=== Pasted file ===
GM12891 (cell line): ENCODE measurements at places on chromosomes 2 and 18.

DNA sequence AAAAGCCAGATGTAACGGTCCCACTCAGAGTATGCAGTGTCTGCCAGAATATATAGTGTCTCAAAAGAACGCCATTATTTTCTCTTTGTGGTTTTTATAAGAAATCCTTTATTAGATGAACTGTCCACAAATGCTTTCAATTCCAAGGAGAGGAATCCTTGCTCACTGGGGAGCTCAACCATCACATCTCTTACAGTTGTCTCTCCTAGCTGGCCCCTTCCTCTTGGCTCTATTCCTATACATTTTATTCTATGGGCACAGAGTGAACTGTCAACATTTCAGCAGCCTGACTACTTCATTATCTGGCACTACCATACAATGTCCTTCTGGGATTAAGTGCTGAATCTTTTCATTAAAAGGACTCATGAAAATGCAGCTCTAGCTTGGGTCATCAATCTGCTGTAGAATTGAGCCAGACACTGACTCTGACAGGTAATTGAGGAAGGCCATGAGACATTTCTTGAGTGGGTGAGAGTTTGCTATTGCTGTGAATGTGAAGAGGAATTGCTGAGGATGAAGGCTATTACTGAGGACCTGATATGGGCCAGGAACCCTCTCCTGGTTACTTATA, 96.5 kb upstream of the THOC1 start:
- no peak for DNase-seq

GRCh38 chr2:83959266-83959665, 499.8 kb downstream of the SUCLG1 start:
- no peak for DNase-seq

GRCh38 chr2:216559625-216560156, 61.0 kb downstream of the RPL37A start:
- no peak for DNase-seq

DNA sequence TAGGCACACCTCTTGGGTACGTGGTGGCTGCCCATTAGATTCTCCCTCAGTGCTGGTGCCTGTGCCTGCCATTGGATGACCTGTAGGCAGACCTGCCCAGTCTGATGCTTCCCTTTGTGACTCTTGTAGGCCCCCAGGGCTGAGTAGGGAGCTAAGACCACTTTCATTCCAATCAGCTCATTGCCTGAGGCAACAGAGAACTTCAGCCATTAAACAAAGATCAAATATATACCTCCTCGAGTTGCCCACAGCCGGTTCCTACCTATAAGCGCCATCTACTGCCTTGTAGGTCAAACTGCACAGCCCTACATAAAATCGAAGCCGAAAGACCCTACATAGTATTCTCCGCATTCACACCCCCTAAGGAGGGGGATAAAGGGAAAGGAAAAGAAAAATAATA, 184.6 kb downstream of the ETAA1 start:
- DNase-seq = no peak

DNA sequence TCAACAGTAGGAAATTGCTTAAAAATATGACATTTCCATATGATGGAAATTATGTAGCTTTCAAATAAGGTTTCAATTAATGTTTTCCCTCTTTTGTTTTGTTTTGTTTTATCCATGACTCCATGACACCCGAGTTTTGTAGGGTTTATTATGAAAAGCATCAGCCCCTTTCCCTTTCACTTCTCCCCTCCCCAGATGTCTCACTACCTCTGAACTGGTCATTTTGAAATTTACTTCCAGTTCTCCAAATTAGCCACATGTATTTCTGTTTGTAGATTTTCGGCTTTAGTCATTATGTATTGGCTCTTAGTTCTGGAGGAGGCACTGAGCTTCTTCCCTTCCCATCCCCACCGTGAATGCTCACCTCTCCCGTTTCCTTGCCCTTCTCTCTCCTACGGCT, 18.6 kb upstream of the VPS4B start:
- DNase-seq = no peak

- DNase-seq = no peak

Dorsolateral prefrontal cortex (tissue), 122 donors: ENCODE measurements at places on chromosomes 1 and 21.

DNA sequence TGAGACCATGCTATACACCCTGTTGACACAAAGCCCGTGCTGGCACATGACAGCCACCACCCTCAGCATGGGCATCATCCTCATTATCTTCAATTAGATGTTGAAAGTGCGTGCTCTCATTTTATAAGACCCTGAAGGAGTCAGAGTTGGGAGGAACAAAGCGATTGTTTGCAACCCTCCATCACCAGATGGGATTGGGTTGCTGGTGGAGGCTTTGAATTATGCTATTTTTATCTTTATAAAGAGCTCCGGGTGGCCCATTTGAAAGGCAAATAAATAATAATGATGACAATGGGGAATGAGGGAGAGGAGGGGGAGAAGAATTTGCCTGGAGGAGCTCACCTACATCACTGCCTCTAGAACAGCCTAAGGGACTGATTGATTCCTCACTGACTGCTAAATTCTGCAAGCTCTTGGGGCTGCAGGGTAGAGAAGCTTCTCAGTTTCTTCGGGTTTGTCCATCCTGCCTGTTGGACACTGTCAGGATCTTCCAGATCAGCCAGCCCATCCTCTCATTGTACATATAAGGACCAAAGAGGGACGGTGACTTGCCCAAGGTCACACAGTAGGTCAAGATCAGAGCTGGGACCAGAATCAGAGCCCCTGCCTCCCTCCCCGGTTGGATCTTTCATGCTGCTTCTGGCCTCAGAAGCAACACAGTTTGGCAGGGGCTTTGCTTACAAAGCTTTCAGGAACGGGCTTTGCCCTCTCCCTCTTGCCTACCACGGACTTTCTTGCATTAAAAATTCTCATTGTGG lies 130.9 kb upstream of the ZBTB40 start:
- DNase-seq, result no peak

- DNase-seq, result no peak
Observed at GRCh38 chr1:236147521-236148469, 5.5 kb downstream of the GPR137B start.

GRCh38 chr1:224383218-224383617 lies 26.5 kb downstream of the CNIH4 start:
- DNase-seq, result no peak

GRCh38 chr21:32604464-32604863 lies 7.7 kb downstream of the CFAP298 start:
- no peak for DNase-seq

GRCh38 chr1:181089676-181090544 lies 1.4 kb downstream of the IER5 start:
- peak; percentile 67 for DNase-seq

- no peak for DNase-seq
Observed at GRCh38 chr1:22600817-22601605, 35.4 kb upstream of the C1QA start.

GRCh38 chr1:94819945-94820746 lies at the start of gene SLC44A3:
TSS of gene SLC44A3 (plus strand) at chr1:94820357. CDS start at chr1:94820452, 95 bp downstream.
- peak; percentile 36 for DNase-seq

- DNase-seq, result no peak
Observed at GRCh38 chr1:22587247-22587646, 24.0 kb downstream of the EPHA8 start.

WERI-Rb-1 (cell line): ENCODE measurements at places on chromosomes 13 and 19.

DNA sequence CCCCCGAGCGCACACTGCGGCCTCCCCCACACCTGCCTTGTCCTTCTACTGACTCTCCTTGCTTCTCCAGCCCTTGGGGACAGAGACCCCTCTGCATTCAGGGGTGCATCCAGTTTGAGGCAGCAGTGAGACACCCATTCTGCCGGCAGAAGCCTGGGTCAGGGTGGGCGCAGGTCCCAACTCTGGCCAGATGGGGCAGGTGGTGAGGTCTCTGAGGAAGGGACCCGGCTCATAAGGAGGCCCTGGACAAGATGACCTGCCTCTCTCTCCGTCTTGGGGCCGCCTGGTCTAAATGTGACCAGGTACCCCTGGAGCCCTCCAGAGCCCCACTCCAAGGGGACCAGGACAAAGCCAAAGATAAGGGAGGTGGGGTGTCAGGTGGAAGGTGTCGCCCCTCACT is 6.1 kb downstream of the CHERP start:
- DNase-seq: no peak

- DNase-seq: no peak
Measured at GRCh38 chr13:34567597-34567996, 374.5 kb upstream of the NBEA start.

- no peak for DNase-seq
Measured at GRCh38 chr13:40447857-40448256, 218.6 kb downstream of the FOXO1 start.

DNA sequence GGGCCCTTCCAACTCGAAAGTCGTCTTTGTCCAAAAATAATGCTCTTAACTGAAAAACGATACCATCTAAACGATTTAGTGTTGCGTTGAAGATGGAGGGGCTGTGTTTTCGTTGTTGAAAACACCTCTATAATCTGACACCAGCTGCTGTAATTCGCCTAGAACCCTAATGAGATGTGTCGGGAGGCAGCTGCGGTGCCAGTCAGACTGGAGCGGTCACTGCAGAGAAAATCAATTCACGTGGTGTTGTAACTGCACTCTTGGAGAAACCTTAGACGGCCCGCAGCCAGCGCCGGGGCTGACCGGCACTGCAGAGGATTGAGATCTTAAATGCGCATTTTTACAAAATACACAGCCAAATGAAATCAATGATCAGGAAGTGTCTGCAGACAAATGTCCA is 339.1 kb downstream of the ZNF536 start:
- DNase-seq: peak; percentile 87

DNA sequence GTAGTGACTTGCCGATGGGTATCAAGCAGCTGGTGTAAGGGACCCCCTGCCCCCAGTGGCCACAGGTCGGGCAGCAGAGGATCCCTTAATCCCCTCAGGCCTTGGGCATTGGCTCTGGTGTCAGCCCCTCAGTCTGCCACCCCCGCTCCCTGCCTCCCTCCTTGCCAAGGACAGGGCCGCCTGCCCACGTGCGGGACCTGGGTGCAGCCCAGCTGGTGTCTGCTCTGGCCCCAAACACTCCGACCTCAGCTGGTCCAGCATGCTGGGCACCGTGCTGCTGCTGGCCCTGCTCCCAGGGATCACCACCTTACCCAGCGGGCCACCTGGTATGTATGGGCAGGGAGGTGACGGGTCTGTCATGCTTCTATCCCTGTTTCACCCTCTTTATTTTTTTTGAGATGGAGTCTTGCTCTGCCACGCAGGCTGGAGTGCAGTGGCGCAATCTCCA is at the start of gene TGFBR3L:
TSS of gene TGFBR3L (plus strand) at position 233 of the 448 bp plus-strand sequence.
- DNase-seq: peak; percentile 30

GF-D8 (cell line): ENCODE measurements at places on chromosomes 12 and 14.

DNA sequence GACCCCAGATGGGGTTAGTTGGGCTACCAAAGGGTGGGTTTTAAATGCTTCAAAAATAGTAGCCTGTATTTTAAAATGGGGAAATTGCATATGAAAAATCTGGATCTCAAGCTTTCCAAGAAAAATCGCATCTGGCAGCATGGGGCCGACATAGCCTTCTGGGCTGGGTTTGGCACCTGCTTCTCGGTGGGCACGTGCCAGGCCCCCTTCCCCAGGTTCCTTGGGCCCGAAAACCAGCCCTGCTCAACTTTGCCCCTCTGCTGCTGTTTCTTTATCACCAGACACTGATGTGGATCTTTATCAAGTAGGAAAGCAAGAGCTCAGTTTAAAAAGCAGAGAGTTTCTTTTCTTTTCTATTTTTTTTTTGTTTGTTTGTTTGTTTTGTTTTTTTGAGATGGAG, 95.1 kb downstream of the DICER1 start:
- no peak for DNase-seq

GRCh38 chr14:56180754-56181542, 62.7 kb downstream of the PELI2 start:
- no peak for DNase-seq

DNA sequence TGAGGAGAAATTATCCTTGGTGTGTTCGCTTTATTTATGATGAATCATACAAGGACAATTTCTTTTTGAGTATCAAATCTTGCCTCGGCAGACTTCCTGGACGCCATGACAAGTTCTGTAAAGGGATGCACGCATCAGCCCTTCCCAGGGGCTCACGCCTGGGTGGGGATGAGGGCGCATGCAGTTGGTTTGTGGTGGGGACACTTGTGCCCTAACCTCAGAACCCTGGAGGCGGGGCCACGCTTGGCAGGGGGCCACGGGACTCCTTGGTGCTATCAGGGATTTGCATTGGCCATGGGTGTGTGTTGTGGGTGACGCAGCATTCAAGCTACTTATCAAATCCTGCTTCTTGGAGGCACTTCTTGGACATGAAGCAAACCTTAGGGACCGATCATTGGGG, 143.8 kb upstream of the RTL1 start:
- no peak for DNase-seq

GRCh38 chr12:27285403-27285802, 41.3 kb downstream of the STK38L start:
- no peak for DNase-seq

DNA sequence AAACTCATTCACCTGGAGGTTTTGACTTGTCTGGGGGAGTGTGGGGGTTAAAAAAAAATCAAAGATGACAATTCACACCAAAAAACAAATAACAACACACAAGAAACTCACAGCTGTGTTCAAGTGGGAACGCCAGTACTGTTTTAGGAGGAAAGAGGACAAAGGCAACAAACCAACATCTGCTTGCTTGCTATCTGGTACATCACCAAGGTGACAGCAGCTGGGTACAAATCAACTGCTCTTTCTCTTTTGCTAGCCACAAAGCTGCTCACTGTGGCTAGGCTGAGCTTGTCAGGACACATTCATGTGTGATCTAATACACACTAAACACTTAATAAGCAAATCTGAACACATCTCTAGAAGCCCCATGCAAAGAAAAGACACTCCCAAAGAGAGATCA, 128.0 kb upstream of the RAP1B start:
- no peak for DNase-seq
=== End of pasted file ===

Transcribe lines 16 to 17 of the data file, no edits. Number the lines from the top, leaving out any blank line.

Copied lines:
- DNase-seq, result no peak
Observed at GRCh38 chr1:236147521-236148469, 5.5 kb downstream of the GPR137B start.